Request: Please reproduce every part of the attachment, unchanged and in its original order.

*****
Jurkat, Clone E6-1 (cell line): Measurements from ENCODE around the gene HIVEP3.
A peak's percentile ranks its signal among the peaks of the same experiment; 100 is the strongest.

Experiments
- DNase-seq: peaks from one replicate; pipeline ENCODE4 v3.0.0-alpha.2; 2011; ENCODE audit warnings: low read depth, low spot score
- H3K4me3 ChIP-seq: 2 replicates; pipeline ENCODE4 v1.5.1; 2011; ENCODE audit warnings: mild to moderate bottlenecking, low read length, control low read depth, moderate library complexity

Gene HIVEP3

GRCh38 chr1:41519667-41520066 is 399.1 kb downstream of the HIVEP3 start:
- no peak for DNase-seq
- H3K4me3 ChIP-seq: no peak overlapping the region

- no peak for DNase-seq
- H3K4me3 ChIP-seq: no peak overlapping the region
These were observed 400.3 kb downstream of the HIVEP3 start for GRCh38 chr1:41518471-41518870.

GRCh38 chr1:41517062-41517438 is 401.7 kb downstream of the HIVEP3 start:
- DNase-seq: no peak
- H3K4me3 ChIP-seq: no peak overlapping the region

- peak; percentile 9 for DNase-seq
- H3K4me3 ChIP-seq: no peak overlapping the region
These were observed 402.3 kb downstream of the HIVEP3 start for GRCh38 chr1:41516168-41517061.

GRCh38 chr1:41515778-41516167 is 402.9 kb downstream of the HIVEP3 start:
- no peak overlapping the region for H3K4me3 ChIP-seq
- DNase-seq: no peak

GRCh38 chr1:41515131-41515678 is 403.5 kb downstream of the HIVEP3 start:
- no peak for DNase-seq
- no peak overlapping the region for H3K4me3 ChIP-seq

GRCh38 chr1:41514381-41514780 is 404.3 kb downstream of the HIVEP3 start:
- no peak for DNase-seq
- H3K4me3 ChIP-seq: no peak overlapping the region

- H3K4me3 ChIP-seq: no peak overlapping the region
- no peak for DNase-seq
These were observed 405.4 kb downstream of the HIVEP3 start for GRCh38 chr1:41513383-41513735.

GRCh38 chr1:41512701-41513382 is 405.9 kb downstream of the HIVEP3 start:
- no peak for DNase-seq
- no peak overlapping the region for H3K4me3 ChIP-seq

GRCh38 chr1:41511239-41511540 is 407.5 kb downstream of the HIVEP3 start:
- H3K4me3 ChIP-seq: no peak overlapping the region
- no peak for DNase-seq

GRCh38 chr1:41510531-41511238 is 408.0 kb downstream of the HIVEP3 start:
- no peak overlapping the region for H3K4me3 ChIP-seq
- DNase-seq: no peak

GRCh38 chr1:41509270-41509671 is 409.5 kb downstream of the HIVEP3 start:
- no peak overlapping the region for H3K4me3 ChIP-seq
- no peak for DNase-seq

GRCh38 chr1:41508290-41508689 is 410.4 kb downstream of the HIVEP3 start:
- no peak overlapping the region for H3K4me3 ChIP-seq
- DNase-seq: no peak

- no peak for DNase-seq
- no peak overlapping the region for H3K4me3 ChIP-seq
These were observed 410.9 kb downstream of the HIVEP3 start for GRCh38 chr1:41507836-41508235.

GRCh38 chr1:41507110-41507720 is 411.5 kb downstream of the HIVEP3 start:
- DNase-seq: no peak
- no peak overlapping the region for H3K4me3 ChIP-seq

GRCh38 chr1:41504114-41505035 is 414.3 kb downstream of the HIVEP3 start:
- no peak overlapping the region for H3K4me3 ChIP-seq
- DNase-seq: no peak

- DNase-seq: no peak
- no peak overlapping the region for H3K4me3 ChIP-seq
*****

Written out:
Jurkat, Clone E6-1 (cell line): Measurements from ENCODE around the gene HIVEP3.
A peak's percentile ranks its signal among the peaks of the same experiment; 100 is the strongest.

Experiments
- DNase-seq: peaks from one replicate; pipeline ENCODE4 v3.0.0-alpha.2; 2011; ENCODE audit warnings: low read depth, low spot score
- H3K4me3 ChIP-seq: 2 replicates; pipeline ENCODE4 v1.5.1; 2011; ENCODE audit warnings: mild to moderate bottlenecking, low read length, control low read depth, moderate library complexity

Gene HIVEP3

GRCh38 chr1:41519667-41520066 is 399.1 kb downstream of the HIVEP3 start:
- no peak for DNase-seq
- H3K4me3 ChIP-seq: no peak overlapping the region

- no peak for DNase-seq
- H3K4me3 ChIP-seq: no peak overlapping the region
These were observed 400.3 kb downstream of the HIVEP3 start for GRCh38 chr1:41518471-41518870.

GRCh38 chr1:41517062-41517438 is 401.7 kb downstream of the HIVEP3 start:
- DNase-seq: no peak
- H3K4me3 ChIP-seq: no peak overlapping the region

- peak; percentile 9 for DNase-seq
- H3K4me3 ChIP-seq: no peak overlapping the region
These were observed 402.3 kb downstream of the HIVEP3 start for GRCh38 chr1:41516168-41517061.

GRCh38 chr1:41515778-41516167 is 402.9 kb downstream of the HIVEP3 start:
- no peak overlapping the region for H3K4me3 ChIP-seq
- DNase-seq: no peak

GRCh38 chr1:41515131-41515678 is 403.5 kb downstream of the HIVEP3 start:
- no peak for DNase-seq
- no peak overlapping the region for H3K4me3 ChIP-seq

GRCh38 chr1:41514381-41514780 is 404.3 kb downstream of the HIVEP3 start:
- no peak for DNase-seq
- H3K4me3 ChIP-seq: no peak overlapping the region

- H3K4me3 ChIP-seq: no peak overlapping the region
- no peak for DNase-seq
These were observed 405.4 kb downstream of the HIVEP3 start for GRCh38 chr1:41513383-41513735.

GRCh38 chr1:41512701-41513382 is 405.9 kb downstream of the HIVEP3 start:
- no peak for DNase-seq
- no peak overlapping the region for H3K4me3 ChIP-seq

GRCh38 chr1:41511239-41511540 is 407.5 kb downstream of the HIVEP3 start:
- H3K4me3 ChIP-seq: no peak overlapping the region
- no peak for DNase-seq

GRCh38 chr1:41510531-41511238 is 408.0 kb downstream of the HIVEP3 start:
- no peak overlapping the region for H3K4me3 ChIP-seq
- DNase-seq: no peak

GRCh38 chr1:41509270-41509671 is 409.5 kb downstream of the HIVEP3 start:
- no peak overlapping the region for H3K4me3 ChIP-seq
- no peak for DNase-seq

GRCh38 chr1:41508290-41508689 is 410.4 kb downstream of the HIVEP3 start:
- no peak overlapping the region for H3K4me3 ChIP-seq
- DNase-seq: no peak

- no peak for DNase-seq
- no peak overlapping the region for H3K4me3 ChIP-seq
These were observed 410.9 kb downstream of the HIVEP3 start for GRCh38 chr1:41507836-41508235.

GRCh38 chr1:41507110-41507720 is 411.5 kb downstream of the HIVEP3 start:
- DNase-seq: no peak
- no peak overlapping the region for H3K4me3 ChIP-seq

GRCh38 chr1:41504114-41505035 is 414.3 kb downstream of the HIVEP3 start:
- no peak overlapping the region for H3K4me3 ChIP-seq
- DNase-seq: no peak

- DNase-seq: no peak
- no peak overlapping the region for H3K4me3 ChIP-seq